Give Yourself Some Love

Give Yourself Some Love

Yesterday we celebrated Valentine’s Day, our once-a-year formal opportunity to demonstrate love to the significant people we share our lives with. So, in this week’s post I’d like to focus on the importance of showing some love for yourself, and before anyone jumps to the conclusion that I’m advocating narcissism or suggesting self-idolatry, let me spell it out – I’m talking about self-compassion.

Learning how to practise self-compassion is one of life’s most valuable skills, and since there are many viewpoints and theories on this subject, here’s my attempt at a definition:

Self-compassion is when we accept our weaknesses, flaws and insecurities and choose to respond by showing patience, understanding and kindness for ourselves’.

“Piece of cake!” you may think, but it’s a lot, lot harder than it sounds. To have any remote chance of making this a habit that sticks, you should remember that the words above that matter most are accept & choose. Keep an eye out for these.

First, a question: If self-compassion is helpful, why is it that most humans don’t exhibit this thought pattern by default? I believe it’s because in so many areas of our lives we are taught that self-worth is conditional. Schools value people on correct answers and exam grades. In our social lives, we value ourselves based on popularity. In personal relationships, we perceive our value in terms of attractiveness or appeal. And in our workplace, we are valued for our business or professional successes. We are surrounded by subtle and not-so-subtle messages about what we must be, and do, to be of value. We are not generally taught that we still have value when we fail – so when we don’t succeed, we believe we deserve to feel hurt and pain. And we beat ourselves up, all over again.     

Set out this way, this statement looks crazy. But much of our mental activity is ingrained and it takes real conscious effort and willpower to overturn our instincts and start practicing self-compassion.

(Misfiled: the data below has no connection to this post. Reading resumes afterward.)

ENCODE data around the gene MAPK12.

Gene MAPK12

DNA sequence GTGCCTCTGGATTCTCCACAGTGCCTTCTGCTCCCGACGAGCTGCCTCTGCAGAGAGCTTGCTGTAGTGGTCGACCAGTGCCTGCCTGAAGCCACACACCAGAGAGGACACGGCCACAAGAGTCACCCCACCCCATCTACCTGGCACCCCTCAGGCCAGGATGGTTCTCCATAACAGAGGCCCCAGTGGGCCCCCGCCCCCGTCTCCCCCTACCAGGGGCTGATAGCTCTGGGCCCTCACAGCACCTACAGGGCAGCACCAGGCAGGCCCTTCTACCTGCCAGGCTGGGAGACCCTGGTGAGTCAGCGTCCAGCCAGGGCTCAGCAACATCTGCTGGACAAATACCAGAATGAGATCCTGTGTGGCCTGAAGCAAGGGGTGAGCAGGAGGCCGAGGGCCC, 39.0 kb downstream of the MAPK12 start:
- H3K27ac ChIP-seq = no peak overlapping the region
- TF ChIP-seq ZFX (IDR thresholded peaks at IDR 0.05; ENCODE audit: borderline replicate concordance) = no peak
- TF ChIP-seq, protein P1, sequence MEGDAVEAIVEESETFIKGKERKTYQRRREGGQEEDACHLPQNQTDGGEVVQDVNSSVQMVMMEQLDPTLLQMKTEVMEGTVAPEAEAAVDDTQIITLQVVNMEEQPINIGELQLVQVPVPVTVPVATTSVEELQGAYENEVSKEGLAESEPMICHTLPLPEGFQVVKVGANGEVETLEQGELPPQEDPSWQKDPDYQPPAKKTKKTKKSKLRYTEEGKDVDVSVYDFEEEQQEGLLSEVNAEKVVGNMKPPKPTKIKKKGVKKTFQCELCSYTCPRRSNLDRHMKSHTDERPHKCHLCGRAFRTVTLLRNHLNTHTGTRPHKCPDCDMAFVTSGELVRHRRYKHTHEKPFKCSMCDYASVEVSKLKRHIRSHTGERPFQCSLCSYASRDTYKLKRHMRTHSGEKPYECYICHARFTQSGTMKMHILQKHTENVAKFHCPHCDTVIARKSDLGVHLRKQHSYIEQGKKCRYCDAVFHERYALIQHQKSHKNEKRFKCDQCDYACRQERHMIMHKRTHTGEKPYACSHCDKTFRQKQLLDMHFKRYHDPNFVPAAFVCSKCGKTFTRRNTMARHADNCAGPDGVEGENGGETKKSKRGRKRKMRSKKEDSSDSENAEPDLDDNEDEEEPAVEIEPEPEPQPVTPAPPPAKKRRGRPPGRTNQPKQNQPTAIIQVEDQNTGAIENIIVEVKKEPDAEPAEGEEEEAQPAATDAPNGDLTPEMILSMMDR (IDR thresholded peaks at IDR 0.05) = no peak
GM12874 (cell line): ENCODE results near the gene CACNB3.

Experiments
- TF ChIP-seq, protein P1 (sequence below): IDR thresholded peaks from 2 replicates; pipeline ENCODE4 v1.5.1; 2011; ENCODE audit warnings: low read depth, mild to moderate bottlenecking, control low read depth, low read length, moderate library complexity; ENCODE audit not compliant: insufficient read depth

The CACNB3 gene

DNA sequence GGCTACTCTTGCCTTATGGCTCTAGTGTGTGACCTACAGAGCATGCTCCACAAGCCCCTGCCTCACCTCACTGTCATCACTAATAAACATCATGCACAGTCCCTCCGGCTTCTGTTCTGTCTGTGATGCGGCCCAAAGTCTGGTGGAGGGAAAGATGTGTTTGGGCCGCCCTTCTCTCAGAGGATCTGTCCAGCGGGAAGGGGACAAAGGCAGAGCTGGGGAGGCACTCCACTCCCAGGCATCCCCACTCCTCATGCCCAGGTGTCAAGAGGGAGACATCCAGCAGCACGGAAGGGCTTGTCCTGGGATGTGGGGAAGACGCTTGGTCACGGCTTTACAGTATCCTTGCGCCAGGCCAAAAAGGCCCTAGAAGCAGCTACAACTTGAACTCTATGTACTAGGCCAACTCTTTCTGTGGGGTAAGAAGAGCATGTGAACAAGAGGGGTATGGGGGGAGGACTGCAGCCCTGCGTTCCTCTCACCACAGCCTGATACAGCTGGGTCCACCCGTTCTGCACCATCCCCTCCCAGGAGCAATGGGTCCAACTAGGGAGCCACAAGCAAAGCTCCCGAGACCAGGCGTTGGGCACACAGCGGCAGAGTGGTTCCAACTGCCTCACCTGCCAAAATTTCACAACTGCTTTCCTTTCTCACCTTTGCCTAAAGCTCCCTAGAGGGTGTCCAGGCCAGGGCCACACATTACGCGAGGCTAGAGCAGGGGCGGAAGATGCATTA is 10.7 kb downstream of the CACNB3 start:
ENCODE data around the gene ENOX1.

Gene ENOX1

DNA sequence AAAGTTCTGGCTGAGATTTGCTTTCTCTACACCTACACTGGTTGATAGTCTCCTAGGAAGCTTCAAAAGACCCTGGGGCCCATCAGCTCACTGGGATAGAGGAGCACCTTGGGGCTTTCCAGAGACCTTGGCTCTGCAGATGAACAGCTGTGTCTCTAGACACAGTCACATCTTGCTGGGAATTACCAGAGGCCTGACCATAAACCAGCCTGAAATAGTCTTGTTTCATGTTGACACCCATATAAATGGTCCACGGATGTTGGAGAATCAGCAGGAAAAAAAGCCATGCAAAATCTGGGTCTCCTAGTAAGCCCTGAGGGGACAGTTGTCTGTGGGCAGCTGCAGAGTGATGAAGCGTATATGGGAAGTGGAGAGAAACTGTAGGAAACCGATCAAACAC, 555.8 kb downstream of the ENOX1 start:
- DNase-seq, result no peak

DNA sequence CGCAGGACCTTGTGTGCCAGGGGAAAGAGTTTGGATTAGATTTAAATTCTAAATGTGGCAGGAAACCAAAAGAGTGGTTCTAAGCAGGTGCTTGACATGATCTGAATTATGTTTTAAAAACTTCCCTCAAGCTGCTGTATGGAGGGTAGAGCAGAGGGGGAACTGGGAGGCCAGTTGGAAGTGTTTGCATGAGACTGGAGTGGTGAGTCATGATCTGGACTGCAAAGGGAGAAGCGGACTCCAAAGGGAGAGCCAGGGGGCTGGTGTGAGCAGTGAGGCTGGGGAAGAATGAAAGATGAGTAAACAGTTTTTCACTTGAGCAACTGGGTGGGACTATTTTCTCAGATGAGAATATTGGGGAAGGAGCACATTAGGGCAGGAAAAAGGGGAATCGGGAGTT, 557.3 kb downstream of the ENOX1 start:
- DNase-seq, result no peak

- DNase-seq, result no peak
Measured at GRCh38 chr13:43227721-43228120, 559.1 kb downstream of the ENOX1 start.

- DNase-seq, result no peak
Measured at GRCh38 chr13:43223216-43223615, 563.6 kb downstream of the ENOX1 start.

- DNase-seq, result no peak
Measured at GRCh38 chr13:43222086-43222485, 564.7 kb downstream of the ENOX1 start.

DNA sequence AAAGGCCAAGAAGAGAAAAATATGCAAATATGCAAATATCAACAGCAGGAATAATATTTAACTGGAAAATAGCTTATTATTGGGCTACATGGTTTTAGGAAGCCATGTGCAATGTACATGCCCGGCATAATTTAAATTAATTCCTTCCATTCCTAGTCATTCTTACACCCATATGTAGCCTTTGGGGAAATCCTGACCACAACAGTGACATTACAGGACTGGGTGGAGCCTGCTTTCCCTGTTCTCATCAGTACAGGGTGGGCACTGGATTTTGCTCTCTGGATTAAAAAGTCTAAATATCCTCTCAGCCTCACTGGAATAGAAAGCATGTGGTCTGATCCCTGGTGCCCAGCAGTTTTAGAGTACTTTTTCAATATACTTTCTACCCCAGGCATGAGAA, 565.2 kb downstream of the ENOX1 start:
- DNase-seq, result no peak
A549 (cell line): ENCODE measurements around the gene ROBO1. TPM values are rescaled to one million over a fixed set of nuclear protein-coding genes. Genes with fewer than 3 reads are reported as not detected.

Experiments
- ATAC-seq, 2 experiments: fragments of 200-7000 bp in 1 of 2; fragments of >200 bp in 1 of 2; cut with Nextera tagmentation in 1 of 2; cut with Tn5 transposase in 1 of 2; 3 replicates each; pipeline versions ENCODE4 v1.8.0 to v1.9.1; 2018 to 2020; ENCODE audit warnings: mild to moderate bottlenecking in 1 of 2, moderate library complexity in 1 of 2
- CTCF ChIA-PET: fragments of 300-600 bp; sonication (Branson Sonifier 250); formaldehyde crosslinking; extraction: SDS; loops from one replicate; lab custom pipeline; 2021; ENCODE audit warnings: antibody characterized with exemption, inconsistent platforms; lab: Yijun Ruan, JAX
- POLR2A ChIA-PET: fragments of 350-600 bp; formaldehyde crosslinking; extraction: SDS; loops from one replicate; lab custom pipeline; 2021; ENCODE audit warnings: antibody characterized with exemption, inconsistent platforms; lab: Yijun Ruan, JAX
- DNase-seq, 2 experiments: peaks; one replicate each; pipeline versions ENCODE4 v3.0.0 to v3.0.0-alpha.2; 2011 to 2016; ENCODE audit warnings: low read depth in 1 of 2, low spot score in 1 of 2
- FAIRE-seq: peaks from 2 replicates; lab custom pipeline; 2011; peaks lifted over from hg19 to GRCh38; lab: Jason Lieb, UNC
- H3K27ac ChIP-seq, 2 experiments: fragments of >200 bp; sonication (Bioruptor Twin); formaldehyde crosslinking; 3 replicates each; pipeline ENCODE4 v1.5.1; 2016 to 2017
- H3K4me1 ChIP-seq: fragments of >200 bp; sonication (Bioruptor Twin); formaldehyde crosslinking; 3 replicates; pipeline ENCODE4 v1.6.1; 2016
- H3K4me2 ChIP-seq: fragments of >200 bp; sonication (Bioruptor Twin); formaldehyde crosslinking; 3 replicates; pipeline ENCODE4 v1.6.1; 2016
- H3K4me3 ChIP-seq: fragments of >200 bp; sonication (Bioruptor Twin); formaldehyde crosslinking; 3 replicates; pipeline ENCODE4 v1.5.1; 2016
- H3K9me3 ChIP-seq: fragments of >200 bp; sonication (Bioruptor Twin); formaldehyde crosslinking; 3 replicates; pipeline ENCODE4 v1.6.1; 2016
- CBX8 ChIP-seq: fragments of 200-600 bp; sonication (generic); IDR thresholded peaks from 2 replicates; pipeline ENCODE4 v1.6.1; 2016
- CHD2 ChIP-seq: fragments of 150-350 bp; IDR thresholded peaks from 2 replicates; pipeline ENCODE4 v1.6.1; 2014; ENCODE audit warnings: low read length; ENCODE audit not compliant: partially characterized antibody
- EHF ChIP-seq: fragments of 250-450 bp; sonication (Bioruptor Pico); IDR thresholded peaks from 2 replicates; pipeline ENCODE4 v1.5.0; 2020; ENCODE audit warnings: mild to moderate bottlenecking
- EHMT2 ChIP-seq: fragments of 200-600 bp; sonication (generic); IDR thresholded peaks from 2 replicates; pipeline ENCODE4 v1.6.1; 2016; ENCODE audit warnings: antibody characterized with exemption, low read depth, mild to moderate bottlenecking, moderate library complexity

Step 1 – Accept your flaws.
Weaknesses, shortcomings, flaws – whatever you call them, we all have them. It’s just part of natural human variation. So accept them. Self-compassion doesn’t involve believing you can never do anything to improve aspects of yourself, and it doesn’t mean inflating your weaknesses into a definition of who you are. It simply means you accept how you are and choose to focus on your strengths (and those weaknesses you can do something about). Did you notice the words accept & choose?

Step 2 – Deal with ‘now’.
Remember that the past cannot be changed, and the future is not yet written. Don’t become overly focused on past decisions and don’t make assumptions about the future which will only limit you. Accept that everyone goes through challenges and any difficulties you are experiencing are likely to be temporary. The bit you can choose to control is called NOW.  Did you spot accept & choose?

Step 3 – Don’t beat yourself up.
Everyone has an inner voice that focuses on negative thoughts and emotions, fostering our sense of insecurity, inadequacy or shame. Simply ignoring this self-critical voice won’t work. Instead, try accepting the criticism, but reframe it in a more positive way. Think about how you would choose to pass on these observations to a friend in a similar situation and use this blueprint to replace negative self-talk with encouragement. Again, accept & choose.

Step 4: Build a ‘win or learn’ mindset.
You’d be surprised how many breakthroughs, discoveries and inventions were the result of a mistake or error. So stop punishing yourself for your mistakes. Accept that everyone makes them from time to time and choose to look upon them as an opportunity to learn. After all, you’ve just eliminated something that doesn’t work which is a valuable piece of knowledge. First accept, then choose.

Step 5: Don’t care what others think.
I’m not saying you should needlessly antagonise or offend others. But you should let go of your need for other people’s validation since much of our negative thinking comes from how others perceive us and self-directed anger often stems from social pressure. When you choose not to base your happiness on outside influences you are accepting a final, huge act of self-kindness. First choose, then accept.

I hope these ideas have been helpful. Some people find that the concept of self-compassion is totally empowering and marvel that embracing our weaknesses can actually make us stronger.

I’d like to end this Valentine’s week blog with a wish that you take good care of yourself. You may already know how much your physical well-being can impact your psyche. If you can find a way to free your mind, reduce stress and get some feel-good hormones circulating in your blood-stream, then your performance in all areas of your life and work will improve. This can take any form you like, from walking with a dog, or without a dog, going to the gym or making time for comforting rituals like a warm bath, thoughtful contemplation or even your favourite healthy meal.

Accept. And Choose.